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A Sufferer Attracts "Fixers" the Way Roadkill Attracts Vultures

Published 7/22/19

Read Job 4:2

If one ventures a word with you, will you be impatient? Yet who can keep from speaking?


Reflect

• When is "good advice" best kept to yourself?

• Why is it never wise to offer unsolicited advice as you attempt to comfort someone who is hurting?

• What's the best way to comfort someone who is hurting?


Job's friends sat with him in silence and listened to his lament before God until Eliphaz found he could no longer hold his tongue.


He began by acknowledging the spiritual leadership Job had provided to others. We saw earlier how Job led his children, calling them to worship and offering sacrifices on their behalf. Eliphaz commended Job for teaching and encouraging many others as well.


Then the compliments became a rebuke. Eliphaz scolded Job for his reaction to his suffering. He reminded him to revere God and to hold fast to his integrity.


How do you think Job reacted to this advice? He probably wasn't too surprised. We humans are naturally curious, seeking explanations for the big and small events in our lives. Moreover, suffering brings out the temptation in us to offer advice.


In fact, these verses are just the beginning of a long section of verses in which Job's friends offer their explanations and advice for his situation. Their care and concern for Job motivated their speeches.


Good motivations, however, don't always produce good results. Instead, unsolicited advice or worthless explanations may compound suffering. It can't roll back time, nor can it bring back whatever was lost.


Depending on the nature of the advice, it may also make the sufferer feel guilty for the situation. For example, well-meaning congregants often encourage friends struggling with depression or anxiety that God will heal them if they just have faith, trust God more, or remove any unconfessed sin in their lives. What sounds like good advice and encouragement to the adviser actually comes across as condemnation for the depressed or anxious listener.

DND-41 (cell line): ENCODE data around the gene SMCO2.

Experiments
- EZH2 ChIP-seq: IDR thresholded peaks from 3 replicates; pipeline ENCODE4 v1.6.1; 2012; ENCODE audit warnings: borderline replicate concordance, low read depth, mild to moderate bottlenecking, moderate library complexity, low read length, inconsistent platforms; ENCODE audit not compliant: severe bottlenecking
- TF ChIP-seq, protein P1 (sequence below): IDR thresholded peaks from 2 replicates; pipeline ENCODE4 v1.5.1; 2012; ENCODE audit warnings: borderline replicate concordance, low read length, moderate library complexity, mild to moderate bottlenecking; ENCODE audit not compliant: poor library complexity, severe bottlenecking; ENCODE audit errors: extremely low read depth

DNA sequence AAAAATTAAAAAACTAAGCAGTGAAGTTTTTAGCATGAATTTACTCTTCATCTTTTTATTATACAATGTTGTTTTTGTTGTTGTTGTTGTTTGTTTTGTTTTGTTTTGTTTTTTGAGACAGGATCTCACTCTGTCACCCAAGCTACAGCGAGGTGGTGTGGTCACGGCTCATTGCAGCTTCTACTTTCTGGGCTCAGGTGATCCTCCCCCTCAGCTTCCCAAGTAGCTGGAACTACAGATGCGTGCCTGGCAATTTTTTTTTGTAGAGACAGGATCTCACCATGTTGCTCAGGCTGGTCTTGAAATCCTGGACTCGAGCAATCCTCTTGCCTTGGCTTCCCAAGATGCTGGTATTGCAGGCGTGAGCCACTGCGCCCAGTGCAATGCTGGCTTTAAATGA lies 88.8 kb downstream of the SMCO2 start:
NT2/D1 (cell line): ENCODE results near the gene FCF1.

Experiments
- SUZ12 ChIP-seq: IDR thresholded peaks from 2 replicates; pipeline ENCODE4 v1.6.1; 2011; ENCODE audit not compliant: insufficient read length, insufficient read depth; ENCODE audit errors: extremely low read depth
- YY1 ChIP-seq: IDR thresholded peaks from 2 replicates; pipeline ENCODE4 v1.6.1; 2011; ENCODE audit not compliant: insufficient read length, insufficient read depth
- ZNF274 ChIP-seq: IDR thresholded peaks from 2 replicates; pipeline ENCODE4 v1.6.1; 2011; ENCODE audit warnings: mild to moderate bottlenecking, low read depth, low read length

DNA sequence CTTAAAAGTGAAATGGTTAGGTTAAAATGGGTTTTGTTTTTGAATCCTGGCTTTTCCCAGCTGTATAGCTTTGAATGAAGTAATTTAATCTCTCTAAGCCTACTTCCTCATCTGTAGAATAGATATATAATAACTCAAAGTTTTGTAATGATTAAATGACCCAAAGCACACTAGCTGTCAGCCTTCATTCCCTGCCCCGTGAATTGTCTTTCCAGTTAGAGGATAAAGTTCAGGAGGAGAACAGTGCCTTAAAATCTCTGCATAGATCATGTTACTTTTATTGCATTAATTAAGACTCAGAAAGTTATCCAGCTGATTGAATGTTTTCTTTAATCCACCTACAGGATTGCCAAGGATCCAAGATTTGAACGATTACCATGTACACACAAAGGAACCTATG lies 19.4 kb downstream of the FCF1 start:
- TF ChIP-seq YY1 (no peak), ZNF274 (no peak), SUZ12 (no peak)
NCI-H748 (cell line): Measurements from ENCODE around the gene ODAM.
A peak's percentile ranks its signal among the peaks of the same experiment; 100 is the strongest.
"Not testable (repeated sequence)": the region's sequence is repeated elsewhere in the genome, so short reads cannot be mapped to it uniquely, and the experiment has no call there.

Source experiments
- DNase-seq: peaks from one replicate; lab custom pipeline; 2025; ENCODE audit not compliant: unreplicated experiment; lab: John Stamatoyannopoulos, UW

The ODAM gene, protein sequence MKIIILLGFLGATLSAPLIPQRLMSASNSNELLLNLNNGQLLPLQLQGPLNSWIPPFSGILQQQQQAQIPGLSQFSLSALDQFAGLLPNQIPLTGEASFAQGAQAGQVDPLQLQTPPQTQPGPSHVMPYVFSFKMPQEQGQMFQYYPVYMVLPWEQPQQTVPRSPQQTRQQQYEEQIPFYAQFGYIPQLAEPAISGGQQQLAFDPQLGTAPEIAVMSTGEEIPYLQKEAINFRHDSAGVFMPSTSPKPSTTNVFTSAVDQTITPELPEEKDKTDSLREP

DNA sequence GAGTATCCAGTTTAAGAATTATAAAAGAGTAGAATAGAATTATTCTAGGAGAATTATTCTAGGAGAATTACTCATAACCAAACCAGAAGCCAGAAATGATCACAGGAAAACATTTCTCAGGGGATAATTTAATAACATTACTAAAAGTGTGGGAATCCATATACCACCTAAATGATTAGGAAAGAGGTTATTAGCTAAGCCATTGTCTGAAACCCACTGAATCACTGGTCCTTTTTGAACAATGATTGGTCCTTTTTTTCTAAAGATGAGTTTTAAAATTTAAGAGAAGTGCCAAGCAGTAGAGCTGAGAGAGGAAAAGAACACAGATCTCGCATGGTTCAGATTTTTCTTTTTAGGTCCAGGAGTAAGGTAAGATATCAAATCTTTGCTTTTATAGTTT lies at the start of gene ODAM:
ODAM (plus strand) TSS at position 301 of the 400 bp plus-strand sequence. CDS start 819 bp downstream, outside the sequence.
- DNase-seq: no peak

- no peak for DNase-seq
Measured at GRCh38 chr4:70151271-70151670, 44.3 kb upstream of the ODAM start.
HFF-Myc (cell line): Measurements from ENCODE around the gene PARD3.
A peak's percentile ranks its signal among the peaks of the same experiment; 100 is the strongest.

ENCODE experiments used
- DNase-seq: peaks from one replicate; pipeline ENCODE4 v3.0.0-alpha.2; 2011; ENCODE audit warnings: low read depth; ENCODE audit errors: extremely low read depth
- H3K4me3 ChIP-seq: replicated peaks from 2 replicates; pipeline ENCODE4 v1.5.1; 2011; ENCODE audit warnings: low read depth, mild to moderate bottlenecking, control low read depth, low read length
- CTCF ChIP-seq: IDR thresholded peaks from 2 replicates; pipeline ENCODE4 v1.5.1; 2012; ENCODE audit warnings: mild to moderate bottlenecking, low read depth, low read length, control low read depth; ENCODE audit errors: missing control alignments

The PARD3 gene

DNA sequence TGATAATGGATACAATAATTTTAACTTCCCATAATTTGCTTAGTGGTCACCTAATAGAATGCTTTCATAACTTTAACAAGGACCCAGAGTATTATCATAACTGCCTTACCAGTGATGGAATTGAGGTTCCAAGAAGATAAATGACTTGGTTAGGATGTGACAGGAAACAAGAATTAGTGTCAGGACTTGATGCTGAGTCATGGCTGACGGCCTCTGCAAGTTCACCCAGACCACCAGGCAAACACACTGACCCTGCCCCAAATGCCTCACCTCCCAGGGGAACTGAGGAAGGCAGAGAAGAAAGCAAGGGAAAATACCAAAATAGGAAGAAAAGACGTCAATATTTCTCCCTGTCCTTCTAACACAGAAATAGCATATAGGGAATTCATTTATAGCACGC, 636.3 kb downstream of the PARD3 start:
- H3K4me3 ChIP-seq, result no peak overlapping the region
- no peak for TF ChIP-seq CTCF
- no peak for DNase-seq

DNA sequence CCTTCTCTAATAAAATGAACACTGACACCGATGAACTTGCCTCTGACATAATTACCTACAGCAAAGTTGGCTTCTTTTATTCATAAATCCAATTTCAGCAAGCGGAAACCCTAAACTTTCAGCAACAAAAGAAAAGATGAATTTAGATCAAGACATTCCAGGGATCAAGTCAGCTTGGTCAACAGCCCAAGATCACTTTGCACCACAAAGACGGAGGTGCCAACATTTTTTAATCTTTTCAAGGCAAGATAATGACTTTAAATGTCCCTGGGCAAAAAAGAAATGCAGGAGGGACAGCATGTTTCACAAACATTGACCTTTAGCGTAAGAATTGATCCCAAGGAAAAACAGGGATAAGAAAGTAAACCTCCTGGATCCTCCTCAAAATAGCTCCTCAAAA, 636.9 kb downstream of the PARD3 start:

We can learn two important lessons from these truths. First when we are comforting someone who is hurting, we must choose our words carefully. We must be extra sensitive to how the person is feeling and how our words will sound to her or him at that moment.


When we are the ones hurting, it's important to keep in mind that sometimes even well-meaning friends may say things that deepen instead of ease the pain. Consciously choosing to let those words roll off of us rather than let them sink into our minds and spirits is the best approach.


Pray

Father, help me to remember to choose my words carefully when speaking with friends who are hurting. When others offer advice for my own pain, help me to remember that they do so from a kind heart. Amen.

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